Autism and Seizures
Characterization of childhood-onset complex partial seizures associated with autism spectrum disorder
Matsuo M, Maeda T, Ishii K, Tajima D, Koga M, Hamasaki Y. Source Department of Pediatrics, Faculty of Medicine, Saga University, Saga, Japan. email@example.com
pilepsy Behav. 2011 Mar;20(3):524-7. Epub 2011 Feb 18.
Autism spectrum disorder (ASD) has a close relationship with epilepsy. A previous study showed complex partial seizures (CPS) to be the most frequent type of epileptic seizures in cases of ASD. Patients with childhood-onset CPS were retrospectively studied to investigate the prevalence of ASD and to characterize the association between CPS and ASD. The study cohort comprised 86 patients with CPS manifesting at 1 to 9 years of age. Symptomatic CPS and Panayiotopoulos syndrome were excluded. Patients with ASD (ASD group) were compared with those without ASD (non-ASD group).
In the non-ASD group, 82% of cases had been seizure free for 2 or more years, in comparison to 50% in the ASD group.
Of the 86 patients with childhood-onset CPS, 36 (42%) also had ASD. This ASD group was predominantly male (68.6%), with higher rates of intellectual disability (69%), and reported frequent seizures (60% had monthly or more frequent seizures). CPS without secondary generalization were more common in the ASD group (69%) than in the non-ASD group (36%), as were frontal paroxysms on EEG (54.5% vs 30%, respectively). In the non-ASD group, 82% of cases had been seizure free for 2 or more years, in comparison to 50% in the ASD group. ASD is frequently associated with childhood-onset CPS. Male gender, cognitive deficits, frequent seizures, and frontal paroxysms are risk factors for the association of ASD with CPS.
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The Neuropharmacology of the Ketogenic Diet
Adam L. Hartman, MD,*† Maciej Gasior, MD, PhD,† Eileen P. G. Vining, MD,* and Michael A. Rogawski, MD, PhD†‡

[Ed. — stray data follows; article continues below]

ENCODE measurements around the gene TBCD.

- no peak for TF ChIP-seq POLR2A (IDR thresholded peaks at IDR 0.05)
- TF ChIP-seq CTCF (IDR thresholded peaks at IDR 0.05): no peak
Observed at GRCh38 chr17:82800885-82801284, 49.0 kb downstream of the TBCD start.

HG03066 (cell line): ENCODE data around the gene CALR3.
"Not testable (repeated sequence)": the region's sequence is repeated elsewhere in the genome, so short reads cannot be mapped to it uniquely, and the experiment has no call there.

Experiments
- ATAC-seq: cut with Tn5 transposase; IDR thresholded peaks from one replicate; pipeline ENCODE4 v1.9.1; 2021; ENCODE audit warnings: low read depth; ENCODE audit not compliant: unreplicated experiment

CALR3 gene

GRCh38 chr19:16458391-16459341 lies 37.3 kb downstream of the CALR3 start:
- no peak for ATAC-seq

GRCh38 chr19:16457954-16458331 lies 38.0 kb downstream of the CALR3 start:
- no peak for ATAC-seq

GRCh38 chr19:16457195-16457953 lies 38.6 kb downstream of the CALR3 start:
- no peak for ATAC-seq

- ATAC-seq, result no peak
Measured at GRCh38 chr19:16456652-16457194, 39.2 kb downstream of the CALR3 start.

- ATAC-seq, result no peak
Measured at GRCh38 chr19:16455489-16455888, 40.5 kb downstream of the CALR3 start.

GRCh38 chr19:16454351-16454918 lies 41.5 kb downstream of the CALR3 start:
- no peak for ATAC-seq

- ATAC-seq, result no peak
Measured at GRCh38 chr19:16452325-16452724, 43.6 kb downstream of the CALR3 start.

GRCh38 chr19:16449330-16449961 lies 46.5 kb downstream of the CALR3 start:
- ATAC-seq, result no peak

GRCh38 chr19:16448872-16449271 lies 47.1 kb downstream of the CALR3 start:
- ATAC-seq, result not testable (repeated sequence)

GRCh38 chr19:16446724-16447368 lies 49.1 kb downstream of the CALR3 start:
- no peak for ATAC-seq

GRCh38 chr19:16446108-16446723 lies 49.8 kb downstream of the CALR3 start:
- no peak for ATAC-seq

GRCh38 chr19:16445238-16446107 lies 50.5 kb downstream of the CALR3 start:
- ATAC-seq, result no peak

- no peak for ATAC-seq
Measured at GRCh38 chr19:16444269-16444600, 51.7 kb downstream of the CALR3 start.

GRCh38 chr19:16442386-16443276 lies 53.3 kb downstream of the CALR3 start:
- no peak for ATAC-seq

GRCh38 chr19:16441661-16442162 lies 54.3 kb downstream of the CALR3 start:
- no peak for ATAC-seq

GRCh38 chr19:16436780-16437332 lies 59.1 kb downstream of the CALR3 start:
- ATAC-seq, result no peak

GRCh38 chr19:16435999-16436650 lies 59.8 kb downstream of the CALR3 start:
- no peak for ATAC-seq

* John M. Freeman Pediatric Epilepsy Center, Johns Hopkins Hospital, Baltimore, Maryland
† Epilepsy Research Section, Porter Neuroscience Research Center, National Institute of Neurological Disorders and Stroke, Bethesda, Maryland
‡ Department of Neurology, University of California, Davis School of Medicine, Sacramento, California Communications should be addressed to: Dr. Hartman; The John M. Freeman Pediatric Epilepsy Center; Johns Hopkins Medical Institutions; 600 N. Wolfe St., Meyer 2-147; Baltimore, MD 21287. E-mail: firstname.lastname@example.org
The ketogenic diet is a valuable therapeutic approach for epilepsy, one in which most clinical experience has been with children. Although the mechanism by which the diet protects against seizures is unknown, there is evidence that it causes effects on intermediary metabolism that influence the dynamics of the major inhibitory and excitatory neurotransmitter systems in brain. The pattern of protection of the ketogenic diet in animal models of seizures is distinct from that of other anticonvulsants, suggesting that it has a unique mechanism of action.
It has been known since the time of Hippocrates that fasting is an effective treatment for seizures, and the ketogenic diet was designed to mimic the fasting state . However, despite intensive research in recent years, the mechanism by which the diet protects against seizures remains obscure.
During consumption of the ketogenic diet, marked alterations in brain energy metabolism occur, with ketone bodies partly replacing glucose as fuel. Whether these metabolic changes contribute to acute seizure protection is unclear; however, the ketone body acetone has anticonvulsant activity and could play a role in the seizure protection afforded by the diet. In addition to acute seizure protection, the ketogenic diet provides protection against the development of spontaneous recurrent seizures in models of chronic epilepsy, and it has neuroprotective properties in diverse models of neurodegenerative disease.
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Overlap of Autism and Seizures: Understanding Cognitive Comorbidity
Neha Khetrapal* *[M.A. Cognitive Science] Centre of Excellence “Cognitive Interaction Technology” (CITEC) And Faculty of Psychology & Sport Sciences, University of Bielefeld, Bielefeld, Germany 33615 Address correspondence to: Neha Khetrapal, M.A. Cognitive Science] Centre of Excellence “Cognitive Interaction Technology” (CITEC) And Faculty of Psychology & Sport Sciences, University of Bielefeld, Bielefeld, Germany 33615. Email: email@example.com